What dream was that? To pursue a life in the theatre. And that’s how Meirinho changed what life gave him into interesting experiences. He thinks of himself as someone who is always in training, but this came in stages, on a triangle that was Angola, Portugal and Spain. The start of his career in the theatre was when he joined the children’s troupe BÁBÁ, which was on stage in the Barraca theatre, in Lisbon. He spent four years here playing parts in works for children. Then he had a stint in classical theatres such as the D. Maria II, the São Carlos or the Teatro São João in Oporto. In terms of the work that left a mark on him, there was “Edmond” by David Mamet, staged by Adriano Luz, “La Isola Desabitata” by Joseph Haiden, staged by Luís Miguel Cintra, in the great school of theatre craft which is the Cornucópia. Then there was a part in a review in the Maria Vitória theatre in the Parque Mayer and another with one of the most dynamic and daring theatre troupes in Portugal, o Bando. He had parts in a number of television series (with Jorge Queiroga), and found out that he liked theatre more. Then he went to Spain, where he also did TV series and worked a lot as a storyteller. He broadened his horizons there and devoted himself to training: he took a course in theatre and cinema in the Madrid autonomous university, he did courses in choreography, clowning and storytelling in the Accion Educativa in Madrid. He worked with Spanish stage managers and directors. He had parts in the Angolan films “O Comboio da Canhoca” (The Canhoca Train), by Orlando Fortunato, and “A Cidade Vazia” (The Empty City), by Maria João Nganga.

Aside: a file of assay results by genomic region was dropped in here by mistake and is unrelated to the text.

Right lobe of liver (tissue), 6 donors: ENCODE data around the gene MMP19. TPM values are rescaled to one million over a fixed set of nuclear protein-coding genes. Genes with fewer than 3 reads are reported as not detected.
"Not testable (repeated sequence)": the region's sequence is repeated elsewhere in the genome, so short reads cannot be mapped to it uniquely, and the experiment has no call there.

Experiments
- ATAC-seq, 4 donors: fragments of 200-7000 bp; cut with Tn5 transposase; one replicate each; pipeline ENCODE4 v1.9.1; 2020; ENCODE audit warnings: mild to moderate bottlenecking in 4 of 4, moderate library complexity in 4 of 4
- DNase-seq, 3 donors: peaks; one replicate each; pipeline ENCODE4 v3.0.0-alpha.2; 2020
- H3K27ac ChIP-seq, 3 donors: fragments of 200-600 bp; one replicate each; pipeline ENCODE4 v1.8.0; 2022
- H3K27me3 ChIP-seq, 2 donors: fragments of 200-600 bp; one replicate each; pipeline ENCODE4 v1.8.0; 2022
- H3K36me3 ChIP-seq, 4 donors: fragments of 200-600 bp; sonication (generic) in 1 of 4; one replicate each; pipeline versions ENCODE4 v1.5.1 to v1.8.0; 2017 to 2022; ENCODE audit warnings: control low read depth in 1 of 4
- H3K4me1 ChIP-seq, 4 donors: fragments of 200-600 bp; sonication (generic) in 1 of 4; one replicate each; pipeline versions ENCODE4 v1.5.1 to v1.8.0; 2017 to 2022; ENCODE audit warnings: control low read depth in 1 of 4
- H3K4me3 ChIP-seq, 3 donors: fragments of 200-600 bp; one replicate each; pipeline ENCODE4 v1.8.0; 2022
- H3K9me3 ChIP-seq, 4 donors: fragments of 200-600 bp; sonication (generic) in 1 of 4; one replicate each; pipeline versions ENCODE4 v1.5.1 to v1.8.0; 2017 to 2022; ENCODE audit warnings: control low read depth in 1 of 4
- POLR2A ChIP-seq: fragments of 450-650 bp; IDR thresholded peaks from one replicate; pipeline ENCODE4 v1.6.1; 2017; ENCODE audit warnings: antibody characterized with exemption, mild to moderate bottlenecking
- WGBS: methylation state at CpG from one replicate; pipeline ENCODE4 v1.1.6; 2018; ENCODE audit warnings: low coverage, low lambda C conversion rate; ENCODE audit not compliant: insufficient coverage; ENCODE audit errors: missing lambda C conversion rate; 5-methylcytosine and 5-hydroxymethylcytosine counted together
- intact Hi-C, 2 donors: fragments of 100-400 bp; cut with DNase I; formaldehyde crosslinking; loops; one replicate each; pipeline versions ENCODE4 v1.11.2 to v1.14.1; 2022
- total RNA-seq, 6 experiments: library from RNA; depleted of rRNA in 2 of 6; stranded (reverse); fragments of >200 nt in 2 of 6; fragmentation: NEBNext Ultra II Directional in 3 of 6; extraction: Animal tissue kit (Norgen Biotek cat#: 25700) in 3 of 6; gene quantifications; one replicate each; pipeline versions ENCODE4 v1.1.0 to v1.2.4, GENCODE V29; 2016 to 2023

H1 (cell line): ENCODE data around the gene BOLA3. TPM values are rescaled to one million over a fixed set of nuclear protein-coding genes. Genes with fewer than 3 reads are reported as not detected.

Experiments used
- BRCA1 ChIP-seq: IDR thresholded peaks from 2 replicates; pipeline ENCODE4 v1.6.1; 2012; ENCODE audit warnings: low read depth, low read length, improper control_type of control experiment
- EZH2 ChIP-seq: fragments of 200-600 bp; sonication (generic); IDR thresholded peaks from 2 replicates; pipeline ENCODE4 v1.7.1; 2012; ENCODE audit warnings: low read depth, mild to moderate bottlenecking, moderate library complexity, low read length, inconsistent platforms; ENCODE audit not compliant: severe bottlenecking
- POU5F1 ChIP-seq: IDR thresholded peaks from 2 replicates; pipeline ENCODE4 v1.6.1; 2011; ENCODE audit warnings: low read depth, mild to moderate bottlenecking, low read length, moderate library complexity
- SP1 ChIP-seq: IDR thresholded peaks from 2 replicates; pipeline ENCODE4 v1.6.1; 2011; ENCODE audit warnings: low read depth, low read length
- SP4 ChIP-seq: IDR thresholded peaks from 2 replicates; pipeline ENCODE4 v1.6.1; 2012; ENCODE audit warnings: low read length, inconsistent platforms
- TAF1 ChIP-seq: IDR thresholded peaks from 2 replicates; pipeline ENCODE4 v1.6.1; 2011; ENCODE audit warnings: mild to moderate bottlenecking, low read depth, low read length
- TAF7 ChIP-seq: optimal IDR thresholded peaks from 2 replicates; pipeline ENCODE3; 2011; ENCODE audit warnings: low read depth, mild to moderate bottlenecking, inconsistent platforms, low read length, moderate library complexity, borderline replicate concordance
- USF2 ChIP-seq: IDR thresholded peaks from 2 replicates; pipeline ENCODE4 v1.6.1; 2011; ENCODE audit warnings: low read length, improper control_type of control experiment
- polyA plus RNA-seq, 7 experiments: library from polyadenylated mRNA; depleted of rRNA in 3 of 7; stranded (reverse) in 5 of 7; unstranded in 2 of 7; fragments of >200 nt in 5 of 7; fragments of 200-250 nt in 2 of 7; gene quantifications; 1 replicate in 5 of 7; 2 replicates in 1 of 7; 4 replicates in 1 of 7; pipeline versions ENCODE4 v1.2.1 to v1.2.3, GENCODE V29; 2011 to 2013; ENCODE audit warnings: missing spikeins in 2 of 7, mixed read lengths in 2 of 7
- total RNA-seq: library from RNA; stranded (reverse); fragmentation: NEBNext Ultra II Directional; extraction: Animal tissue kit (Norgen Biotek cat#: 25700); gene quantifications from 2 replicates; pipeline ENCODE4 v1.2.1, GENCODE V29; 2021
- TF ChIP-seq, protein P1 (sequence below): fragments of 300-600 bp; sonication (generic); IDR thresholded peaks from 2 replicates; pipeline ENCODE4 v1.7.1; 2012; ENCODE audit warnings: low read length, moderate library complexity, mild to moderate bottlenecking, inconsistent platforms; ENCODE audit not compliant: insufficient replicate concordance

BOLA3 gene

A director of actors

He has recently had a new experience in the audiovisual field: he was pro-active in the setting up of the first private television channel in Angola, TV ZIMBO, as a director, working with actors, and in casting and selection, as a script reviewer and as an actor.